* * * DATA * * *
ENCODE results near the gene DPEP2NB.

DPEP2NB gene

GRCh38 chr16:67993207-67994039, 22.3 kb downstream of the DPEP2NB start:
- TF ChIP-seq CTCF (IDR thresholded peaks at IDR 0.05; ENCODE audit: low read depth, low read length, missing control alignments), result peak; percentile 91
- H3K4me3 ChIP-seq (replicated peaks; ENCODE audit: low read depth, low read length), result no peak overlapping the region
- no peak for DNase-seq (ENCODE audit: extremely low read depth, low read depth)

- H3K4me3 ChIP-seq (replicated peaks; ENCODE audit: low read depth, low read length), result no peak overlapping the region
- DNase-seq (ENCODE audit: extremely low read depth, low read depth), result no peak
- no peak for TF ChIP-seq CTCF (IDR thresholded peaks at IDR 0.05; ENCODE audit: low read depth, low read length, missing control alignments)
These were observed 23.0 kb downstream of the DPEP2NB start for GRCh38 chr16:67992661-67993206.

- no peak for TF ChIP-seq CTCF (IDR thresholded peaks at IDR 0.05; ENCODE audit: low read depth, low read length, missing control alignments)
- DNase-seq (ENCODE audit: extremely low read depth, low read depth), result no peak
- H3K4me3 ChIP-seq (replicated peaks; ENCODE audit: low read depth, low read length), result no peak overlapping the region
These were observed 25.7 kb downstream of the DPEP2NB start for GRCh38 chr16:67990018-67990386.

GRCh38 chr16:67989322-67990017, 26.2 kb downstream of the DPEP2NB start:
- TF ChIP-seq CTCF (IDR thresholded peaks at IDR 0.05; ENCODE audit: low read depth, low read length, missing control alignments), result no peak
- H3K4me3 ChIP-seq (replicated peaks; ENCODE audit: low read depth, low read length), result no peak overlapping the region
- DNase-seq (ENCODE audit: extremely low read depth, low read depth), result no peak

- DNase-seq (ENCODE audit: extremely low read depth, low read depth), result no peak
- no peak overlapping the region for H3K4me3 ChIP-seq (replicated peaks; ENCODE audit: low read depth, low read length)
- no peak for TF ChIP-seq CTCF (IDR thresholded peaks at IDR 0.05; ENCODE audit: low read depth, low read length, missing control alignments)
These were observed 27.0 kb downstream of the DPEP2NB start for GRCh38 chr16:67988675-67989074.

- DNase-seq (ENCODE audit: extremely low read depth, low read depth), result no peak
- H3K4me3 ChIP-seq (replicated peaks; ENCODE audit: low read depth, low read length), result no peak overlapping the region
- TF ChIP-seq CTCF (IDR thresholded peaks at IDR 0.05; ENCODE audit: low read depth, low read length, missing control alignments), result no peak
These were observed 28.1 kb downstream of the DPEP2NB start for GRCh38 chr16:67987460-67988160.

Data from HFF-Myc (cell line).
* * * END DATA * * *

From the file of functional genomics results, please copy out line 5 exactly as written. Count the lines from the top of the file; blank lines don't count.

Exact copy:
- H3K4me3 ChIP-seq (replicated peaks; ENCODE audit: low read depth, low read length), result no peak overlapping the region